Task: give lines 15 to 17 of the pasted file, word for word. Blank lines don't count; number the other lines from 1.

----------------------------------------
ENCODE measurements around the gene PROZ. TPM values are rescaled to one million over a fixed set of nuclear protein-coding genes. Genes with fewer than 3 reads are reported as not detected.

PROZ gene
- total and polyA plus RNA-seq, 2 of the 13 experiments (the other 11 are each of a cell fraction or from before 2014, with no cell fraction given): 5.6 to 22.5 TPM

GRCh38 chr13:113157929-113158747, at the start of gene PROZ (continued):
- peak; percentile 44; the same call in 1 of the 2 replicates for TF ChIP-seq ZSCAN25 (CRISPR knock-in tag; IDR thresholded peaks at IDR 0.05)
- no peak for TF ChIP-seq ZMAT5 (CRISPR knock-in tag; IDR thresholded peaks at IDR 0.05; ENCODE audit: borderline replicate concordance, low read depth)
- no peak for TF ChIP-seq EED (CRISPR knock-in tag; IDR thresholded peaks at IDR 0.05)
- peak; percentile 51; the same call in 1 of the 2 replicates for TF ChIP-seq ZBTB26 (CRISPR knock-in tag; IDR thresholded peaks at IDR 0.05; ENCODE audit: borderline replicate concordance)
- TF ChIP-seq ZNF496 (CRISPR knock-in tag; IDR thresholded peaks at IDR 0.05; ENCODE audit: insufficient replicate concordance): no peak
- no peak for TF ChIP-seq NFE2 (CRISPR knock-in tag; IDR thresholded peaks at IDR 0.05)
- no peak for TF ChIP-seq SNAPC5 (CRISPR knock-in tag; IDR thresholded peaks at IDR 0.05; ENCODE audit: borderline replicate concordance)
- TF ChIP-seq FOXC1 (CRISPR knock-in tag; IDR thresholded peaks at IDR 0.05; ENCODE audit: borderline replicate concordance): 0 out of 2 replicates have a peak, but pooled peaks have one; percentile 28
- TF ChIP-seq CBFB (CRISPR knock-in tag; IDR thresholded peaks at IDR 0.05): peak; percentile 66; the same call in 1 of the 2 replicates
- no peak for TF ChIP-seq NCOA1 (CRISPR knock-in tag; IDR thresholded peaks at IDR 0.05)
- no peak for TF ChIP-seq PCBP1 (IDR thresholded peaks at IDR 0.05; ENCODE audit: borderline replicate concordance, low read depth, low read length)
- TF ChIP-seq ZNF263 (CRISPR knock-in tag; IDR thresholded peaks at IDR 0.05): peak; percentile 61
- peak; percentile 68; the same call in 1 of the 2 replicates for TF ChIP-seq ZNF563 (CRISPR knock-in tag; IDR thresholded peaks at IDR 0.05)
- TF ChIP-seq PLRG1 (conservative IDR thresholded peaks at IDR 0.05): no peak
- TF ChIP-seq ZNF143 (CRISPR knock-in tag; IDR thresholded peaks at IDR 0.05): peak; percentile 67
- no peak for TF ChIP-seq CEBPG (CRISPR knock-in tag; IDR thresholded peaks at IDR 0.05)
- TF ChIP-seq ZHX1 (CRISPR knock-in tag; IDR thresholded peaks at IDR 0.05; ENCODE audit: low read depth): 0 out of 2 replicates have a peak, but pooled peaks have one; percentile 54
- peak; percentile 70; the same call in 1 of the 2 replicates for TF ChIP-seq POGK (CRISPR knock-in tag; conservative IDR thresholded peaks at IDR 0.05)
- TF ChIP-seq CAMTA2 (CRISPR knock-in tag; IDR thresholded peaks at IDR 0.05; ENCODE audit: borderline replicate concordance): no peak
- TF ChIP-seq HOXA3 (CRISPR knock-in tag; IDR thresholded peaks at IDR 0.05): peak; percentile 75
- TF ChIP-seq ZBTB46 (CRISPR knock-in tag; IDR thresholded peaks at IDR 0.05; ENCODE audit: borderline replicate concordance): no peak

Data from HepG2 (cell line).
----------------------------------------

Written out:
- no peak for TF ChIP-seq PCBP1 (IDR thresholded peaks at IDR 0.05; ENCODE audit: borderline replicate concordance, low read depth, low read length)
- TF ChIP-seq ZNF263 (CRISPR knock-in tag; IDR thresholded peaks at IDR 0.05): peak; percentile 61
- peak; percentile 68; the same call in 1 of the 2 replicates for TF ChIP-seq ZNF563 (CRISPR knock-in tag; IDR thresholded peaks at IDR 0.05)